These changes make us ponder how we can keep the Index being a community effort and still ensure its sustainability and accuracy. We would like to have the community input on that matter. Please add your thoughts on this forum thread

Ranking changes

We wanted this year’s GODI to reflect, as accurately as possible, the state of open data in the places we assessed. For this, we tried to get submissions from people with extensive experience in the corresponding region or country. We see this both as a success for having a more realistic representation of our community network and a challenge for next year, as we will have to double our efforts to ensure we cover more places as we maintain accuracy.  

This change in the sample affected the ranking as well. Usually, countries from the Middle East and North Africa (MENA) ranked lower. This has changed and now Caribbean countries are at the bottom. Similarly, since the country sample decreased, some countries could jump higher in the ranking. This increase can be connected to an actual increase in the quality of the data or to the changes in the methodology so we wouldn’t recommend making a comparison of last year’s ranking since the datasets and way of measuring them are different.



Making GODI happen requires engagement from the submitters for each country. This engagement can become exhausting since the effort of finding data and submitting to GODI varies from dataset to dataset. After four years we have more questions than answers about how to make GODI sustainable through the community but we are trying to provide some possible answers to work on that.

Community engagement depends on momentum and relevance in the political moment. For example, this year we started to accept submissions a few days after the US elections and this clearly affected the engagement of volunteers in that country. Something similar happened with South Korea, where the political agenda focused on something more crucial for the country.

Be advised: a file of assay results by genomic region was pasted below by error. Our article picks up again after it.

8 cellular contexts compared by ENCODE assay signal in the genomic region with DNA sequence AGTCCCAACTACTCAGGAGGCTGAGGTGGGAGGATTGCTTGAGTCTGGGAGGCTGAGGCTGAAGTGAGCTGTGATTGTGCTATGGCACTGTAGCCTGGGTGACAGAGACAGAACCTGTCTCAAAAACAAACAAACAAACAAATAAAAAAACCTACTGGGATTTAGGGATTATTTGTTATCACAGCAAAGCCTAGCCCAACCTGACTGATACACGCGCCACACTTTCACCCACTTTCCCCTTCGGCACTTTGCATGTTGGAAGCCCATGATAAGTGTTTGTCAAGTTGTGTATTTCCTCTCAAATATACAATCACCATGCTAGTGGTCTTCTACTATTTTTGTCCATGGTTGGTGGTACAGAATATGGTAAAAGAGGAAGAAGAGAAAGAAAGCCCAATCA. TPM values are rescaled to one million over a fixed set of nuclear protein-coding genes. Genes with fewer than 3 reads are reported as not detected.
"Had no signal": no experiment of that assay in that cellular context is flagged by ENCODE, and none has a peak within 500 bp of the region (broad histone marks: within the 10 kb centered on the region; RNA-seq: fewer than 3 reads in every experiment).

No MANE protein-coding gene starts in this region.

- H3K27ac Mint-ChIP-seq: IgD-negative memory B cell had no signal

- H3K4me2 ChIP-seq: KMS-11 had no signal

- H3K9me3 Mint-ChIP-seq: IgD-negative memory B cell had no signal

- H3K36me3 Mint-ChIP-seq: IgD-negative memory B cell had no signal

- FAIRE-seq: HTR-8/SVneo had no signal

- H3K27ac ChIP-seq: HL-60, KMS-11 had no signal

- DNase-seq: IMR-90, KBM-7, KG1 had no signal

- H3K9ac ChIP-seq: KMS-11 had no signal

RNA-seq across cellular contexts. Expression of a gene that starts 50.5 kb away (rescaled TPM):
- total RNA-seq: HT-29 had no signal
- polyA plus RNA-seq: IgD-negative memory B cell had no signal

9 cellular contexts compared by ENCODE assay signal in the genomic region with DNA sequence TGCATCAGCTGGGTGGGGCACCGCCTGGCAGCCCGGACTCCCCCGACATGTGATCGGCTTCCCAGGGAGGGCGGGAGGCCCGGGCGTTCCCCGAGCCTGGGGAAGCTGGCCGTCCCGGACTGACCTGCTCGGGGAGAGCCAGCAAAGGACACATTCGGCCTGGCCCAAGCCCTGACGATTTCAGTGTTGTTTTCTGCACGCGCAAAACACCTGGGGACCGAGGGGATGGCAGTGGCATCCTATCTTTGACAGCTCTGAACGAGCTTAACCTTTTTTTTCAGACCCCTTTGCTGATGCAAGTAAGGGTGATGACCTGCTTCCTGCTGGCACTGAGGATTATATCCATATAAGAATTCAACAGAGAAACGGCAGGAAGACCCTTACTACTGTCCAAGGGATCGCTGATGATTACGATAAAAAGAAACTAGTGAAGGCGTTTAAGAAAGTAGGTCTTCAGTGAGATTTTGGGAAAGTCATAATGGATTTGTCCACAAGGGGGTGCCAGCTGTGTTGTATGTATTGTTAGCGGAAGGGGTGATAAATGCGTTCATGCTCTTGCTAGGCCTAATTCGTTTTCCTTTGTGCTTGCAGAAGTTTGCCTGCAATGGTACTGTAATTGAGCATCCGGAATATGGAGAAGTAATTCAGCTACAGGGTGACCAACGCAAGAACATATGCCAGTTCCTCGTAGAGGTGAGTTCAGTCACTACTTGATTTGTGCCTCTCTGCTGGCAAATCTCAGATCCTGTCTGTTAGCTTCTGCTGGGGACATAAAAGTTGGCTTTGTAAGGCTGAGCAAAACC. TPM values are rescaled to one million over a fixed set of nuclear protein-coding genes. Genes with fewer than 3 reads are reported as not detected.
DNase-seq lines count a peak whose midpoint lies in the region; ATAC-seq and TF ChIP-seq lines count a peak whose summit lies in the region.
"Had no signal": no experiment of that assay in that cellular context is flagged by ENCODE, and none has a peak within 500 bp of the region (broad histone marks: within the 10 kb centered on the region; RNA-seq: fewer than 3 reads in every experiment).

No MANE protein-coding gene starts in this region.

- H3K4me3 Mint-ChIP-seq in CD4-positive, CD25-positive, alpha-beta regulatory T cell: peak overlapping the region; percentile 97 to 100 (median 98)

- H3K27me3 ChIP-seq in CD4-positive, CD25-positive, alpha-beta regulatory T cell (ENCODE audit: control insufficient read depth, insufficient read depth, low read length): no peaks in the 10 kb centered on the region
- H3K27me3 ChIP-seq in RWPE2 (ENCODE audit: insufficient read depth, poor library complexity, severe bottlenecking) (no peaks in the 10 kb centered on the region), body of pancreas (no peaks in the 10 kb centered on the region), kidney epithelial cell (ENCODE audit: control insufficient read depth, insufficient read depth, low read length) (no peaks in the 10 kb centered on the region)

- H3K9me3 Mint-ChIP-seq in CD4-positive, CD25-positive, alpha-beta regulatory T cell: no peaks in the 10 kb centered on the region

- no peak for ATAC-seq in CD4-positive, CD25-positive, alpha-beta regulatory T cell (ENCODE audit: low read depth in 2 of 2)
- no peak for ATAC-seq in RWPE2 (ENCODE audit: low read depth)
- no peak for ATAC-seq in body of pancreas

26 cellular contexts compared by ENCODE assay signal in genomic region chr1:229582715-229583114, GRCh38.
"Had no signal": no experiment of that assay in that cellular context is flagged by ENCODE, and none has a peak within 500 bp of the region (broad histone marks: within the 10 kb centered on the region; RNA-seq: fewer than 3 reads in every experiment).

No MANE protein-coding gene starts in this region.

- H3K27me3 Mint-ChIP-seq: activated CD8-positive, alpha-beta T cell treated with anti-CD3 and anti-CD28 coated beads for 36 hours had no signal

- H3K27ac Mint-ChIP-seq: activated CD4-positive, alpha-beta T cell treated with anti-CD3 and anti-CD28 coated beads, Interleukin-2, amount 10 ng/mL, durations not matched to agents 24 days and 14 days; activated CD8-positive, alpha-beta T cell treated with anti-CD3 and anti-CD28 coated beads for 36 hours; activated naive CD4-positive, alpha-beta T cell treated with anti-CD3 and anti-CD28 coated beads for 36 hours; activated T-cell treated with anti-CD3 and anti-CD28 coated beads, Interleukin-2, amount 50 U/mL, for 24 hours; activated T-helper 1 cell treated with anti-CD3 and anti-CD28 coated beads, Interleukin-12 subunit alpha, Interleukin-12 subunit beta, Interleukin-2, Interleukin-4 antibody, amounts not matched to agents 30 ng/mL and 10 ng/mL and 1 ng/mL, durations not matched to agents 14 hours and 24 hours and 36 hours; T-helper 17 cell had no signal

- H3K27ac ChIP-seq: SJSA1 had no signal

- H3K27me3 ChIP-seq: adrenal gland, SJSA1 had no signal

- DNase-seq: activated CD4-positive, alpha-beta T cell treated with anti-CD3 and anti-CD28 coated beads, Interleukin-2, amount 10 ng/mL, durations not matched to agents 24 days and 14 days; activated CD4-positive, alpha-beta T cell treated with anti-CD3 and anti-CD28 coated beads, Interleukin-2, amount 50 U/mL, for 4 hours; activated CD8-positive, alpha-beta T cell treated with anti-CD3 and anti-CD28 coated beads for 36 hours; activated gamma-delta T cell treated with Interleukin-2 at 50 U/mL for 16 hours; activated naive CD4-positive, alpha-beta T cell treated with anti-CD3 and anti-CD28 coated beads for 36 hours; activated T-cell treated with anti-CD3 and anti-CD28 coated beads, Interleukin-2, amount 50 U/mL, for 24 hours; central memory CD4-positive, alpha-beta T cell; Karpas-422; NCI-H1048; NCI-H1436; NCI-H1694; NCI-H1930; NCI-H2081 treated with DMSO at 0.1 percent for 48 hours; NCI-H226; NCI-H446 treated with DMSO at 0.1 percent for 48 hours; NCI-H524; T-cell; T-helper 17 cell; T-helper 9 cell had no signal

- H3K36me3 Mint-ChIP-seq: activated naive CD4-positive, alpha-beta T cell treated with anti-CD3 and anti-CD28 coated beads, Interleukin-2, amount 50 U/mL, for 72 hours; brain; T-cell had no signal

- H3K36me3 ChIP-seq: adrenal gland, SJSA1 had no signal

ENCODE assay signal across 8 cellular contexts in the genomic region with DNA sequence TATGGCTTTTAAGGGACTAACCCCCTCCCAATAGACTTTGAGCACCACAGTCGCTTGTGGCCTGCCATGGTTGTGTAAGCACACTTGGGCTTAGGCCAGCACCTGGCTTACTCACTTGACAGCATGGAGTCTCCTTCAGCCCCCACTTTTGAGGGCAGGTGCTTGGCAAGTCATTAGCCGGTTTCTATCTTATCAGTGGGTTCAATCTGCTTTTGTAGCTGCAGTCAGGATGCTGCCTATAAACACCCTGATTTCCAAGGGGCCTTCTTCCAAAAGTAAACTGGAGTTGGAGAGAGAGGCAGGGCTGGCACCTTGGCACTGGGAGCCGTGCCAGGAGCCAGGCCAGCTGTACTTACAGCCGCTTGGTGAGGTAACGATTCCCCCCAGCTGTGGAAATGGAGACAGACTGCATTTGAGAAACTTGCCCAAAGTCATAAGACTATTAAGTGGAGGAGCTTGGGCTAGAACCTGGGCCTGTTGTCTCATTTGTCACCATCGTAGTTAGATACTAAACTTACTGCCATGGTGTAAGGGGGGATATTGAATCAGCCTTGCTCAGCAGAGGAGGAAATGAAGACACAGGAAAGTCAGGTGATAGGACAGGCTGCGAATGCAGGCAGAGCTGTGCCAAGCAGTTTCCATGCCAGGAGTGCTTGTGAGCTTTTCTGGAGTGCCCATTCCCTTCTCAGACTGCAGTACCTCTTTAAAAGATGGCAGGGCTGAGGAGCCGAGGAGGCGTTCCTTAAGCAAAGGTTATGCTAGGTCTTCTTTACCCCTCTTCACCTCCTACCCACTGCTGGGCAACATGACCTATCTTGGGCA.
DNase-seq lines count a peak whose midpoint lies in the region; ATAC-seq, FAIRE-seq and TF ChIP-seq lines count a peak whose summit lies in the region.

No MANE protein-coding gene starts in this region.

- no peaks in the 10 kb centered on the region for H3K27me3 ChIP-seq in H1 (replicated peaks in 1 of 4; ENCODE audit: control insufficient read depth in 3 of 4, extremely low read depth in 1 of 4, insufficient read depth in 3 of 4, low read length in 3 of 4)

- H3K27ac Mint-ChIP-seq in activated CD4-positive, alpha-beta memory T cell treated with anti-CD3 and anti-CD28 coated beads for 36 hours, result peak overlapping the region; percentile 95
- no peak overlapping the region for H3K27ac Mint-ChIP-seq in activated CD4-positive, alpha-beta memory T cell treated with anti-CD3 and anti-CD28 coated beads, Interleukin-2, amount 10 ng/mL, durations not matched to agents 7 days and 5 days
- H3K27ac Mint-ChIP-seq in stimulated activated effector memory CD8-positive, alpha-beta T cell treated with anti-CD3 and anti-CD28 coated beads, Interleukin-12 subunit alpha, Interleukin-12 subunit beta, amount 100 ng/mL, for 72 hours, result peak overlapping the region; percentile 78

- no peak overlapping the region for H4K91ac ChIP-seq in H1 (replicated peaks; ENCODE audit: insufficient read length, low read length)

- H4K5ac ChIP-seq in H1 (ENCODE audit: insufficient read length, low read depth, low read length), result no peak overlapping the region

In other areas like MENA, Central Asia, and Central Africa we need to expand our network and identify possible partners not only for projects like GODI but to understand what open data means in that context. We also think that this reflects not only to the OKI network, but the greater open data movement, and shows gaps we need to address.

If we consider having more countries is necessary, we need to start engagement earlier in the year and also expand the network of possible submitters to groups who wouldn’t traditionally work with open data, but that might benefit from having access to it.

Also, we have found that some governments really care about the GODI and are open to discuss results and use GODI as a tool for internal advocacy to improve the quality of their data. Having civil society and government as partners in the implementation of GODI since the beginning might be a good experiment for the near future. In addition, having some countries be “champions” of openness in case they have used the GODIas measurement for improvements (e.g. Argentina) might work to get others on board.

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Oscar Montiel is the international community coordinator at Open Knowledge Foundation